“How can we get more women in tech?” is an often-asked question in digital development. Open Source for Equality (OSEQ) is actively answering this with its first Open-Source challenge in Uganda. Women in Africa face multiple barriers to access information and affordable internet, learn digital skills and become competitive in the tech sector. Globally, women comprise only 6% of open-source developers, and the number is significantly lower in the global south. Change is slow, but innovation/mentorship competitions with our #SDF Audiopedia* partner, OSEQ, are helping boost the sector’s diversity and impact. We sat down with Nelly Shatu, a recent participant and emerging web developer, and OSEQ to discuss gender and open-source platforms.
The competition itself brought together five female developers to create audio web applications based on the real needs of local women’s organisations. With the support of OSEQ mentor Fanny Nyayic, the developers used WOM.fm Sandbox and a GitHub template that facilitates the development of accessible web apps for digital audio. While just the first in an ongoing program, the challenge contributes to existing local ecosystems of female-focused organizations where open-development thrives. Providing role models and access for women is what OSEQ sees as an essential building block in supporting more women in tech.
While competitions can provide networks for women in tech, the stubborn persistence of gender norms can be an overwhelming barrier to female participation. Not only is open-source development seen as being a male-dominated profession, but multiple obstacles also intersect before this point – from getting a seat in educational spaces like Barbara Birungi, to expectations of a women’s role in family life. Sitting down with Nelly Shatu has shed light on how things are slowly changing one woman at a time.
Nelly is a young single mum who has landed in tech through the inspiration and encouragement of her aunty and the strong support of her mother. Although Nelly is fortunate to have a supportive family and a close role model, the dominance of men in the sector, both in number and in attitudes, initially discouraged her form furthering her digital skills. Now, as an emerging web developer managing her own social media business, Nelly sees how women can uniquely contribute to the industry. She sees a market for women within the sector. Not only that, Nelly believes that when women have allies around, the space is much more comfortable for men and women alike to learn, adapt, and grow. Understanding the myriad opportunities offered by tech, Nelly seeks to combine her passion for fashion and design with new digital skills thanks to mentorship opportunities like the open-source challenge.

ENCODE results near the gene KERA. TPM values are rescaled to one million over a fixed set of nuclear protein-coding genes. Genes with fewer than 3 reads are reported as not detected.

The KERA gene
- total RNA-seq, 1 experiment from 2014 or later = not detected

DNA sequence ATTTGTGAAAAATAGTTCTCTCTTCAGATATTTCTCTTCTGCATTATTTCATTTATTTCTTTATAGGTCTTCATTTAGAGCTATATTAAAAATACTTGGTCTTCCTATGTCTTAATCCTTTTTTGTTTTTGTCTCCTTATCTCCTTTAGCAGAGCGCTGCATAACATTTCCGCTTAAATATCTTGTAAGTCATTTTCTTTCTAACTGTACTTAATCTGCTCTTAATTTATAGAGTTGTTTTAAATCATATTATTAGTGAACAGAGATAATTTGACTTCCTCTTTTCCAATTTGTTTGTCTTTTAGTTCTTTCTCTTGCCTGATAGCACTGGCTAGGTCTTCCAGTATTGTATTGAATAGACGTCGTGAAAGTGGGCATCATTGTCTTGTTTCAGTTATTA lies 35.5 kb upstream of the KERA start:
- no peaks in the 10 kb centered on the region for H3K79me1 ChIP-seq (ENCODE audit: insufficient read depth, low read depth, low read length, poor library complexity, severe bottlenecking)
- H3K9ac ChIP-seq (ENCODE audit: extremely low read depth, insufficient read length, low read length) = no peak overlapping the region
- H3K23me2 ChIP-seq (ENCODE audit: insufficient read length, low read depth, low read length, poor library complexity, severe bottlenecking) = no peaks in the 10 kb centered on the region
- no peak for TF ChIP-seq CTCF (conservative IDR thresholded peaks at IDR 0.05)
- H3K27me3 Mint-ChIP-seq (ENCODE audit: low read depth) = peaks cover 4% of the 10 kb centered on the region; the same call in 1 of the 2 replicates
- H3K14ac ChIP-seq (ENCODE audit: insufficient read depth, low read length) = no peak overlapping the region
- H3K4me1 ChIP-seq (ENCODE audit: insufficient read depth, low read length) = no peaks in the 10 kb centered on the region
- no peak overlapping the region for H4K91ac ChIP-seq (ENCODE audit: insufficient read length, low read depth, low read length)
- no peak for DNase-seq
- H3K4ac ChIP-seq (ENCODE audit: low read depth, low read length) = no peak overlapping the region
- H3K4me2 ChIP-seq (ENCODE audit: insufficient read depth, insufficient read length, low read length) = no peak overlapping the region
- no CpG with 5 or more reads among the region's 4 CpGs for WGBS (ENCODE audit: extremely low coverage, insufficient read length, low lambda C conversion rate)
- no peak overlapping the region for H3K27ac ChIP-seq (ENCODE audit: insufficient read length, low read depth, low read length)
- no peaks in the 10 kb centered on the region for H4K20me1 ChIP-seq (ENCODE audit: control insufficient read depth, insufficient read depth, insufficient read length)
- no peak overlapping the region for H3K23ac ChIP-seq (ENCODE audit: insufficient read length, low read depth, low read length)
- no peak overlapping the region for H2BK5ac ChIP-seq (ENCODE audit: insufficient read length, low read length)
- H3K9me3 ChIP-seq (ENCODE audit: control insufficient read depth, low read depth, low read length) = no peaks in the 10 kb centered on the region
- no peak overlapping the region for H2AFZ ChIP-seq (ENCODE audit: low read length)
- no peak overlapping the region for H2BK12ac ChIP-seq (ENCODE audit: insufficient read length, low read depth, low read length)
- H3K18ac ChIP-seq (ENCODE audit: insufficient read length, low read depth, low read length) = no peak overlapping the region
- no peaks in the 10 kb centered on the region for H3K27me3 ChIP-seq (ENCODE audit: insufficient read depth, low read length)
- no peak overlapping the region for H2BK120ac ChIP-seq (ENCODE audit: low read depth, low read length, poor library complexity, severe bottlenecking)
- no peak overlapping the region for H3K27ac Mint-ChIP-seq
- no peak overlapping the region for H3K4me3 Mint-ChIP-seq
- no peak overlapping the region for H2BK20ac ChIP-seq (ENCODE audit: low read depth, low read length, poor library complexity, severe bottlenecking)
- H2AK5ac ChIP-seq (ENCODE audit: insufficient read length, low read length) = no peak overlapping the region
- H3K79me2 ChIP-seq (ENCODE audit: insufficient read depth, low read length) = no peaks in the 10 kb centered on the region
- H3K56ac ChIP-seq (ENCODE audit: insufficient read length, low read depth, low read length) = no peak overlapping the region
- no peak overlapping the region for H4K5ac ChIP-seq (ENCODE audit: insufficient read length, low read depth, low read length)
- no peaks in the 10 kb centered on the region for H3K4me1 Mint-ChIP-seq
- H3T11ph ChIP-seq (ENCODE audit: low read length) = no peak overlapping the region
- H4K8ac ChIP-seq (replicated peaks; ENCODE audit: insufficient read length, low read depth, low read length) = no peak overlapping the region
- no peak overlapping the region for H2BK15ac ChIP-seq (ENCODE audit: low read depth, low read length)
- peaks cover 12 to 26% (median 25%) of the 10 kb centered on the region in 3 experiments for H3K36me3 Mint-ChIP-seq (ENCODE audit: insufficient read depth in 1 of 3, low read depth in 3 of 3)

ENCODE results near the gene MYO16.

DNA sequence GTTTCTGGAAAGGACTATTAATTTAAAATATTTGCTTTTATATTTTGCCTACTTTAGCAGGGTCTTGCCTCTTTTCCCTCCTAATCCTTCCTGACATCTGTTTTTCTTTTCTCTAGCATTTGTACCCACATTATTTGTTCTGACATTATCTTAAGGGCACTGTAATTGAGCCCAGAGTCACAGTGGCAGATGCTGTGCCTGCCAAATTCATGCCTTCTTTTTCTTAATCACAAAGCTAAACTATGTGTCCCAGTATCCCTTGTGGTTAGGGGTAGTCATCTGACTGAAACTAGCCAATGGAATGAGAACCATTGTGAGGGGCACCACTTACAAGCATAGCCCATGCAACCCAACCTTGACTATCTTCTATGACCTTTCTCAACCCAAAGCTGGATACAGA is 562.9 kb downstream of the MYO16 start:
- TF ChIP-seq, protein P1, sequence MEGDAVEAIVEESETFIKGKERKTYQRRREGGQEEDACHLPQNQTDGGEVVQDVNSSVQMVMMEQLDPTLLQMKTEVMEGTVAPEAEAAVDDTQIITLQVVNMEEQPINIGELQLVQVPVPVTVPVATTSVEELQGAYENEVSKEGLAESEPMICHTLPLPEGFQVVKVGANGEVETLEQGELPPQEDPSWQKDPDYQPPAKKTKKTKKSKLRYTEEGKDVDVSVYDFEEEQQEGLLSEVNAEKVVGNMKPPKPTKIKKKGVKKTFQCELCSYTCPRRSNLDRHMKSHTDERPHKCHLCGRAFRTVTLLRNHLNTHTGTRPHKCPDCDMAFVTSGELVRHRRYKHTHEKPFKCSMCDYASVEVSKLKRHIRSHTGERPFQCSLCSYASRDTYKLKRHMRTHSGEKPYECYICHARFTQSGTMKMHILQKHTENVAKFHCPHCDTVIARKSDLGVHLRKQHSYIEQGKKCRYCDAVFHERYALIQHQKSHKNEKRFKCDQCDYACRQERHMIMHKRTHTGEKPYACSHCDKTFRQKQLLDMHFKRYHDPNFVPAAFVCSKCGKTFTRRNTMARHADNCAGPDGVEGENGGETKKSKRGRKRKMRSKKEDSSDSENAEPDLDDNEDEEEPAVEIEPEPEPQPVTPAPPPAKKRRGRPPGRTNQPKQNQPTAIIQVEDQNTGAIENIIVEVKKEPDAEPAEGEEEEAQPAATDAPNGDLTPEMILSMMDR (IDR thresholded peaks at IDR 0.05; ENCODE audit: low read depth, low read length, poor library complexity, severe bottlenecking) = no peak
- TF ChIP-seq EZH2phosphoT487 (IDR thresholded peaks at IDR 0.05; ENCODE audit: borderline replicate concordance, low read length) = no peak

OSEQ sees this as the first of many challenges, as a new partnership with She Code Africa cements further collaboration.
*OSEQ is an initiative coming from the # SmartDevelopmentFund’s Audiopedia, which aligns with these priorities to promote gender transformative change. The purpose of Audiopedia is to help bridge the gender knowledge gap through open-source, audible learning materials. The platform has been created in local languages and offers options for data-light, offline mode, and solar-powered devices to make learning more accessible. For more on Audiopedia or the other #SmartDevelopmentFun projects, check out sdf.f4d.eu
Written by: Jaslyn Reader
Edited by: Christina Stansell
Contributions thanks to: Marcel Heyne, Fanny Nyayic and Nelly Shatu.
Audiopedia Contacts : Christina Stansell (), Tuba Ahmad ()